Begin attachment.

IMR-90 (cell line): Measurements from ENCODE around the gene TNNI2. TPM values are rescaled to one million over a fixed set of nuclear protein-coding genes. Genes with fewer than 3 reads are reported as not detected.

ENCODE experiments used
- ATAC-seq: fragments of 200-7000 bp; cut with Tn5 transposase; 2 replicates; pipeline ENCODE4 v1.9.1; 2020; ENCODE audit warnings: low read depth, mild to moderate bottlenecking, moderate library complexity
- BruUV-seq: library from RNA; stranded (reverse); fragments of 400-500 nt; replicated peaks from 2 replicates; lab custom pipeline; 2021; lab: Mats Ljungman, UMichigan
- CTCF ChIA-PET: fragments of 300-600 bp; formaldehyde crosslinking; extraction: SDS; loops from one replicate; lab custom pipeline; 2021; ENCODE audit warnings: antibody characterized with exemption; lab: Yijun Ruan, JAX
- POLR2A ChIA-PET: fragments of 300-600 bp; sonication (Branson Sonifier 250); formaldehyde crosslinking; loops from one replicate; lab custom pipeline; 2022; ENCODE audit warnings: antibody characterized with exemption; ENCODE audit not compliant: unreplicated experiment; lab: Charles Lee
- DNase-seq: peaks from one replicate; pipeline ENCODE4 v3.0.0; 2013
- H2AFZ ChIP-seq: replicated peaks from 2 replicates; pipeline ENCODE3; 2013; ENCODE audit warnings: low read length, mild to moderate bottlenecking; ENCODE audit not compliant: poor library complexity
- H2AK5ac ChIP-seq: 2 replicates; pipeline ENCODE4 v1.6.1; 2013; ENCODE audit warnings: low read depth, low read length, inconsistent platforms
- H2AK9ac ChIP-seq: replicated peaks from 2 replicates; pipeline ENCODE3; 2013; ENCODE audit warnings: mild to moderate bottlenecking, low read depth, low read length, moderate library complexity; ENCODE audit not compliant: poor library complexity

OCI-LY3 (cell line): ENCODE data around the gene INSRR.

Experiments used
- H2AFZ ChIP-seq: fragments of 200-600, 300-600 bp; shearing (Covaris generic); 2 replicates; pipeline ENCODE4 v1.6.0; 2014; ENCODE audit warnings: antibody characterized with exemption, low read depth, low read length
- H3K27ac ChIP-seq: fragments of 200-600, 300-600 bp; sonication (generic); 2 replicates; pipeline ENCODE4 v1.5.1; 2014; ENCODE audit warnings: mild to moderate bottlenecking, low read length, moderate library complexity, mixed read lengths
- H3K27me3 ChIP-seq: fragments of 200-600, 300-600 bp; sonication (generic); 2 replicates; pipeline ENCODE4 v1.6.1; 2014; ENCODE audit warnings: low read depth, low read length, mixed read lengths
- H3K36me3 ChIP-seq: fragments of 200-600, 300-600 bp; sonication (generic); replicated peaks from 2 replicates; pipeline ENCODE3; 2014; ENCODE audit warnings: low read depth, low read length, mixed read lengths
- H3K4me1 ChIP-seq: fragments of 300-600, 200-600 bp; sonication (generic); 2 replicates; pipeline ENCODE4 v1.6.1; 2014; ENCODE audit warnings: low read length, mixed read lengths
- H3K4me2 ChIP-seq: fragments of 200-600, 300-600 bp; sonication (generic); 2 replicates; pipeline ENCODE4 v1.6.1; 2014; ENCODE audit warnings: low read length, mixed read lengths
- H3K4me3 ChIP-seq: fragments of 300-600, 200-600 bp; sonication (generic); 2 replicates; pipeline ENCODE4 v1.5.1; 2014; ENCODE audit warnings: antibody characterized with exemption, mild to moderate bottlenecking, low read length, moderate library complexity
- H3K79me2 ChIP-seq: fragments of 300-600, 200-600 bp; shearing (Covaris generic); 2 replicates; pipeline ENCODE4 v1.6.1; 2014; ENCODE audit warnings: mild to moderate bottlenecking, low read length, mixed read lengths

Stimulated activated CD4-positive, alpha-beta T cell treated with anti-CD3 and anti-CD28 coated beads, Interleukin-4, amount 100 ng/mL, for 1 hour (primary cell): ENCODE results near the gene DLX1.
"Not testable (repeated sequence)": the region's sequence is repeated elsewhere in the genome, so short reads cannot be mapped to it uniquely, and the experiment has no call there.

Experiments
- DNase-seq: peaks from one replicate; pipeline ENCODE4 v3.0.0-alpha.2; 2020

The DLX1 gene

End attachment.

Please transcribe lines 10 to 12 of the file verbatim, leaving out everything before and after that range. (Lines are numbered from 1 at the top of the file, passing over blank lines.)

- H2AK9ac ChIP-seq: replicated peaks from 2 replicates; pipeline ENCODE3; 2013; ENCODE audit warnings: mild to moderate bottlenecking, low read depth, low read length, moderate library complexity; ENCODE audit not compliant: poor library complexity

OCI-LY3 (cell line): ENCODE data around the gene INSRR.

Experiments used